I was tempted to turn around and head back to Ziguinchor.  But I found a bungalow complex on the outskirts of town that offered camping space.  It wasn't on the beach, but it offered the quiet that I sought and a clothes line for my wash. I had asked a handful of people, including a long-haired French guy who had lived in Cap Skirring for years, if they knew of a place that offered camping.  None did, though they offered suggestions on where I might try.  The French guy put in a call to a friend who might let me pitch my tent on his property, but he wasn't answering.  But persistence once again paid off.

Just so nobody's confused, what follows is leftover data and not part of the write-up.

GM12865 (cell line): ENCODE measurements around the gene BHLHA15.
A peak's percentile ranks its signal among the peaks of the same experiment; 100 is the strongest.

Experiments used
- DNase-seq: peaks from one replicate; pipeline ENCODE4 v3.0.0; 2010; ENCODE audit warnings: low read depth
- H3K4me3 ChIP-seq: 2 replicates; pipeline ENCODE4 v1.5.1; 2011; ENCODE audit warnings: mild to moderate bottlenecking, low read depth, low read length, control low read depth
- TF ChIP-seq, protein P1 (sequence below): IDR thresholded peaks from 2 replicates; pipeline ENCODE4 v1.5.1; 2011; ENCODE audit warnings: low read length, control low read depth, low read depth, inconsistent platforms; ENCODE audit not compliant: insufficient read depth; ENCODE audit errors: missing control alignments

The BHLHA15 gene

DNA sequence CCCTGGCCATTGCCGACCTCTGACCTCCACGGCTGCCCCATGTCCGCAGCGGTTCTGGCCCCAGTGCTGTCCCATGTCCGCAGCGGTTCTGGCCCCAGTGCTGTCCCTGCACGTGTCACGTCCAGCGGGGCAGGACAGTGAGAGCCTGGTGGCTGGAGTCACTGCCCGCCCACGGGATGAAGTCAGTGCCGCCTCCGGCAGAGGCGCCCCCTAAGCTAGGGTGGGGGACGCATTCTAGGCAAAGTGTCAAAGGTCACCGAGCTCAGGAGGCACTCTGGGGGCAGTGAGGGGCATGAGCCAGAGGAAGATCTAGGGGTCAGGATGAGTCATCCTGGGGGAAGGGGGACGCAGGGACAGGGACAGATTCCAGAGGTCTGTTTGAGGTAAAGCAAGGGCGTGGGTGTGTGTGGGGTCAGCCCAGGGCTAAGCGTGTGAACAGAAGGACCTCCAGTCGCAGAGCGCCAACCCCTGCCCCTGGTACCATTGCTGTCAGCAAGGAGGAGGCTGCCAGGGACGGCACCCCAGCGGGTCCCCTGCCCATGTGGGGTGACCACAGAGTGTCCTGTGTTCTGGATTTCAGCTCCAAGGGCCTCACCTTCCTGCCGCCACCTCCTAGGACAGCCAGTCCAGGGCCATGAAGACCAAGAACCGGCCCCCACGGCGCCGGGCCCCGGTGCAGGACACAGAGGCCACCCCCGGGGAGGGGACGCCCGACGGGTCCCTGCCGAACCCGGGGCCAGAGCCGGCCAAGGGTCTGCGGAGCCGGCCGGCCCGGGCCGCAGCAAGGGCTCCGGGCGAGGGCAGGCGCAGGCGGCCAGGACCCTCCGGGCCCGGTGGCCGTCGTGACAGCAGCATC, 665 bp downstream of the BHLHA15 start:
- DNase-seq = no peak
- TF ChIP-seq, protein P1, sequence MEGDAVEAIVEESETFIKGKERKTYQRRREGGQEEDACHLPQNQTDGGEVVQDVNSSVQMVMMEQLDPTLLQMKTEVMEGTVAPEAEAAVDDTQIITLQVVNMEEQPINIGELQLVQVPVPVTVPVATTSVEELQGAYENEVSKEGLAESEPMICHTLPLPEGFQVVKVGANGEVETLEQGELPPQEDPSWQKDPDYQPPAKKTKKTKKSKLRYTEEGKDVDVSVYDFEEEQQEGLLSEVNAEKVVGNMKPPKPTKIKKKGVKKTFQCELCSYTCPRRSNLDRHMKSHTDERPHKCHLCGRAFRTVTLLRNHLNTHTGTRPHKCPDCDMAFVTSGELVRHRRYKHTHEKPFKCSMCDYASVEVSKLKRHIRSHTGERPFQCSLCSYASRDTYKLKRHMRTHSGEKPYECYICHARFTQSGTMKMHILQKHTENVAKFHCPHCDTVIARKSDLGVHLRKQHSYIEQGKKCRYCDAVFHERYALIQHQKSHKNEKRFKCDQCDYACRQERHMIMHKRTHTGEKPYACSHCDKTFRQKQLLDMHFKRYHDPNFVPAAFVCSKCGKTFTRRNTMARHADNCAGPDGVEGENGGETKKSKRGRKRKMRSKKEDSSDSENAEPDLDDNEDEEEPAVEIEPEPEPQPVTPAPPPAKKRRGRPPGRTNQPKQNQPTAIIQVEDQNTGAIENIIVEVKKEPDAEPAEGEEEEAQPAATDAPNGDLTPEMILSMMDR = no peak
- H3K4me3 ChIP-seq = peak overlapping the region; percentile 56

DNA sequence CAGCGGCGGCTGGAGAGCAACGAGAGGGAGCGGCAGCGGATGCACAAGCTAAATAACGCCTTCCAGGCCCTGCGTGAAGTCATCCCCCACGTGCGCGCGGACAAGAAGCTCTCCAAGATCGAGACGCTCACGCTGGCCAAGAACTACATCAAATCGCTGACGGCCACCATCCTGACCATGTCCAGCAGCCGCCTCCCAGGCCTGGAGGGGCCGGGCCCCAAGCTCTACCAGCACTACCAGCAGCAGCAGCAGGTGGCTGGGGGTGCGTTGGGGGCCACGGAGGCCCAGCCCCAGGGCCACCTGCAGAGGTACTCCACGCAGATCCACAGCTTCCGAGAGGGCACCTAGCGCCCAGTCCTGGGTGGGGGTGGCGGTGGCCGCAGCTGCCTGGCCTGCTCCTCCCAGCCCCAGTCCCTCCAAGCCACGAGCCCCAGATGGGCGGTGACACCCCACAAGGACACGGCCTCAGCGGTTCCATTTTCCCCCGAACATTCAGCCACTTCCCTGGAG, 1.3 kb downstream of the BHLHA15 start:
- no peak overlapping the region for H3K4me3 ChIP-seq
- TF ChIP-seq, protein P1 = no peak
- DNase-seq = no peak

Among those staying in the bungalows was a French couple who had been coming to Cap Skirring for twenty years staying at the same place.  I was the first person who had ever camped there during their time. Camping is simply not part of the local culture, and travelers inclined to camp aren't drawn to Cap Skirring or aren't traveling with the capacity to do it.  Shockingly one can fly into this small town directly from Pairs.  There is a twice-weekly Club Med flight.  Cap Skirring was actually a Club Med discovery and is responsible for its becoming known.  The French couple said the town was more popular when they first started coming.  It's presently in decline.  It still attracts sex tourists, almost as many women as men.  The French couple acknowledged a local woman becoming a prostitute could give her the means to open a boutique, but the men who engage in the trade are much greedier, hoping to get enough money to buy a car or more.  They lose their work ethic.  There is a shortage of men who are willing to do hard work.  The area used to abound in rice paddies, but it is now difficult to find people willing to engage in such work.